The European Commission is more than simply a civil service for the European Union - it is the only body that can propose legislation.
It is sometimes seen as the driving force behind European integration.
The commission is made up of 27 commissioners - the president and 26 others, each with responsibility for a policy area, such as agriculture or enlargement. A number of directorates general cover similar policy areas.
Commissioners are appointed by the member states, and are usually senior politicians. However, their job is to act in the general European interest, not to advance the interests of their own country.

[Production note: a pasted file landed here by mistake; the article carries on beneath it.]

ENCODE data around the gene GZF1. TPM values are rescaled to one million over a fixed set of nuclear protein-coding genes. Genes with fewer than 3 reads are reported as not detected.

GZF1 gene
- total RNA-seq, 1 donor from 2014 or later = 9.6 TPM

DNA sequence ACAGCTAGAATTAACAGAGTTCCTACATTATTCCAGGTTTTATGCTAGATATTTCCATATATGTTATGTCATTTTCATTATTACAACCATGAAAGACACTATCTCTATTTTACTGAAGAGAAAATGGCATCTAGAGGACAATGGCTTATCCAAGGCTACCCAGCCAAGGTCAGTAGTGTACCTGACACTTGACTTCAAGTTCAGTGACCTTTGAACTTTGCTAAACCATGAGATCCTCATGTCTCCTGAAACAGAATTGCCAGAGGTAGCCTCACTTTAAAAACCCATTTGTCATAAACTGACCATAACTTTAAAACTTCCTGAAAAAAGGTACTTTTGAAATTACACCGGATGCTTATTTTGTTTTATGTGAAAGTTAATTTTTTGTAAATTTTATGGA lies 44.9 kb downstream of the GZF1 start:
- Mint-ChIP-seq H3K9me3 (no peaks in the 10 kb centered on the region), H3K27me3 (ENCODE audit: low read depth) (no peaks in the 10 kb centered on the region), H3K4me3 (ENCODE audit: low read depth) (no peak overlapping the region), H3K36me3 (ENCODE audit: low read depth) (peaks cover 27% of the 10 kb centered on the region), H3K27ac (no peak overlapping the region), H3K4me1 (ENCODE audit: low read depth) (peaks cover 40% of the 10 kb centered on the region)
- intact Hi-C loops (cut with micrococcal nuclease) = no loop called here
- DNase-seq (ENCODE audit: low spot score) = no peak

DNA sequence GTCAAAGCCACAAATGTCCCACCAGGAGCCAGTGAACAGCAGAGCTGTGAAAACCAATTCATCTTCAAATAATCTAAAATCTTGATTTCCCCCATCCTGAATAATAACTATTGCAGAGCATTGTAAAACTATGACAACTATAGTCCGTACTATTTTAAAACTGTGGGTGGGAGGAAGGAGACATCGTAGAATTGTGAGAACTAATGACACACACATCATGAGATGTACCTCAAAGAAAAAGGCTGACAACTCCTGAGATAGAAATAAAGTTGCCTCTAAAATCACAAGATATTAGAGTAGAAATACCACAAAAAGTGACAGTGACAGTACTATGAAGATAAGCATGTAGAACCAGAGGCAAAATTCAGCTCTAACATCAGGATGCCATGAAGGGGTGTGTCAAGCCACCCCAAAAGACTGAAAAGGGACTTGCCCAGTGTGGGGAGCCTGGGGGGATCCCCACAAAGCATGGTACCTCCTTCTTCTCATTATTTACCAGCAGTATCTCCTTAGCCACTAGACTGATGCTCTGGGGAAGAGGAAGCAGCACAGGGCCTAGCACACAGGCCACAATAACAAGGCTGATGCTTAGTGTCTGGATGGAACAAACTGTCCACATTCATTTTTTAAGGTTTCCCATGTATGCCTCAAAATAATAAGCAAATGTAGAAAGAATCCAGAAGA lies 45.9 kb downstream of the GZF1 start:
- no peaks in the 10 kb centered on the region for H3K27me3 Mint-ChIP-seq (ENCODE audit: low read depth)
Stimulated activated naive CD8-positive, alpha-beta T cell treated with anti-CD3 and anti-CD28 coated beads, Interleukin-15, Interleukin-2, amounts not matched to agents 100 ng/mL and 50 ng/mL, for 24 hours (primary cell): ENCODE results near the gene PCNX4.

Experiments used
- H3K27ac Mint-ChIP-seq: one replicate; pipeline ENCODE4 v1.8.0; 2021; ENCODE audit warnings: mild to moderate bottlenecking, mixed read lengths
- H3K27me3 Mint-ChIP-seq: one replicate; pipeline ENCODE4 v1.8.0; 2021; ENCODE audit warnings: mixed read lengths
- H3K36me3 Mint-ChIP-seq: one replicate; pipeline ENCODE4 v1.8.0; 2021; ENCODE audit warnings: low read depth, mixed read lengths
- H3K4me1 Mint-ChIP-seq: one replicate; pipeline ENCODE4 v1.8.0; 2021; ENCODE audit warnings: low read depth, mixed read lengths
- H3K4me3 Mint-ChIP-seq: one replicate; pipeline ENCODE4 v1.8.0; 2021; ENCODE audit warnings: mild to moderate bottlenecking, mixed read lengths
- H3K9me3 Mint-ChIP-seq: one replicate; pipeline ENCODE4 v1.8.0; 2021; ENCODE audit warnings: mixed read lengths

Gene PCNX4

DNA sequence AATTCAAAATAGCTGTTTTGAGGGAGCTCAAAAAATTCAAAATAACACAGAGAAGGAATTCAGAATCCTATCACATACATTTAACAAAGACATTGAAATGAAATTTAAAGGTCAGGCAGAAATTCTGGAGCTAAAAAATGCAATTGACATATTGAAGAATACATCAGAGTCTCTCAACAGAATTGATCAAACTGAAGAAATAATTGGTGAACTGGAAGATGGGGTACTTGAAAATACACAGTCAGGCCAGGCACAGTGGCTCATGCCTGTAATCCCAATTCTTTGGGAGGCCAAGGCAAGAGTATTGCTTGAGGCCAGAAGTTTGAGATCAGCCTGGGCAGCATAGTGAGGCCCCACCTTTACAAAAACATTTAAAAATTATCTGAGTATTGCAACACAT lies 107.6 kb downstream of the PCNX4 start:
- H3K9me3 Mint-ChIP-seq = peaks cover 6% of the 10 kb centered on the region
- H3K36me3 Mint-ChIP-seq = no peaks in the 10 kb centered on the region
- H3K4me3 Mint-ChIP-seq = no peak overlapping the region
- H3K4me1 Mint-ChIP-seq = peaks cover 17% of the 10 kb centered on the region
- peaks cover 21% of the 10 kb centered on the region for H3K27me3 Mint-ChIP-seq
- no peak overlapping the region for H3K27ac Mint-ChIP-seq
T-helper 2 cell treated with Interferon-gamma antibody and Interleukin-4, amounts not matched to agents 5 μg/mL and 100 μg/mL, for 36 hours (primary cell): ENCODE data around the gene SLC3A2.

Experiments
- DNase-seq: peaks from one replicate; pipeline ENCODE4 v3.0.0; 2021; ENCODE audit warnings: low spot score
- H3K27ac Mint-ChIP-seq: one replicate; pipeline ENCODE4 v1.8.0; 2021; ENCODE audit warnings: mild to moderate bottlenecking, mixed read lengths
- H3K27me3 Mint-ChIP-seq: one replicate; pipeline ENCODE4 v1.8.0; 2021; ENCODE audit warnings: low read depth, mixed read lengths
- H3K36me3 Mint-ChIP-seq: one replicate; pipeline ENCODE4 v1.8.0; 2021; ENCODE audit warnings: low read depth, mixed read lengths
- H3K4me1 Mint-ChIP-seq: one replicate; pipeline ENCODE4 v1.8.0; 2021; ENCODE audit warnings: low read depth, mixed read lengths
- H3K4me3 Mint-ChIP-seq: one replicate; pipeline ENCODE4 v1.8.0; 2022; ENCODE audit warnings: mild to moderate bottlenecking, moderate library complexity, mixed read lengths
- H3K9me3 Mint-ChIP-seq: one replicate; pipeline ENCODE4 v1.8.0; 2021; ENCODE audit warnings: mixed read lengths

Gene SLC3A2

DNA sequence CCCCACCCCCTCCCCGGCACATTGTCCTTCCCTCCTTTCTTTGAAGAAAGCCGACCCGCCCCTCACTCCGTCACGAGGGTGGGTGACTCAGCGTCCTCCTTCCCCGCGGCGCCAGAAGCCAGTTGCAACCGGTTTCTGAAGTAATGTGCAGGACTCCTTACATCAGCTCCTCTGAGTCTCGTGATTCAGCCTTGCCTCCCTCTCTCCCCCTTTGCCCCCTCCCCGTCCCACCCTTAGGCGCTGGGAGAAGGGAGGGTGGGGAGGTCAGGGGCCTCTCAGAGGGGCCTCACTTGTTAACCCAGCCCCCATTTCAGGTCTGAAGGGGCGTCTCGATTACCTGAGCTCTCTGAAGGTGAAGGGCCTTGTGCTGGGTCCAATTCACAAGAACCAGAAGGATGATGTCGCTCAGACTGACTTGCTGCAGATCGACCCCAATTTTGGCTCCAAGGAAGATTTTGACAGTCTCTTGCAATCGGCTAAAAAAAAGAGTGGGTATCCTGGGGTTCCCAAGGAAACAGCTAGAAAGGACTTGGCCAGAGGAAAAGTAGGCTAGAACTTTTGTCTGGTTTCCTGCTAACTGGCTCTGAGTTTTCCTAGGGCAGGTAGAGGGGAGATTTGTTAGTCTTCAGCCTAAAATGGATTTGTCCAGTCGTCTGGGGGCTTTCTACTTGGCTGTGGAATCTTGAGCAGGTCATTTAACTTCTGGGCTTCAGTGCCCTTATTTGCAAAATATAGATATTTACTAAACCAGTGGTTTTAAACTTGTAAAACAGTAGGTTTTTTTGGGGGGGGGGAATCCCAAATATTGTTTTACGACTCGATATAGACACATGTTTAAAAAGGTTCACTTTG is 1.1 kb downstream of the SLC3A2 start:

For the time being the number of commissioners will remain at 27, but this will change in 2014, under the Lisbon Treaty.
From 2014 only two-thirds of member states will have a commissioner at any one time - so all will have a commissioner for 10 years out of every 15.